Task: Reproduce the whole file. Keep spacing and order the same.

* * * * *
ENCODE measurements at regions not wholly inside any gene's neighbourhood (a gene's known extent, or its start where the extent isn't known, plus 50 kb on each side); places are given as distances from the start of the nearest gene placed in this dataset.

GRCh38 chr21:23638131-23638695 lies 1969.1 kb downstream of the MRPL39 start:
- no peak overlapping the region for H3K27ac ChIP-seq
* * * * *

ENCODE measurements at regions not wholly inside any gene's neighbourhood (a gene's known extent, or its start where the extent isn't known, plus 50 kb on each side); places are given as distances from the start of the nearest gene placed in this dataset.

GRCh38 chr21:23638131-23638695 lies 1969.1 kb downstream of the MRPL39 start:
- no peak overlapping the region for H3K27ac ChIP-seq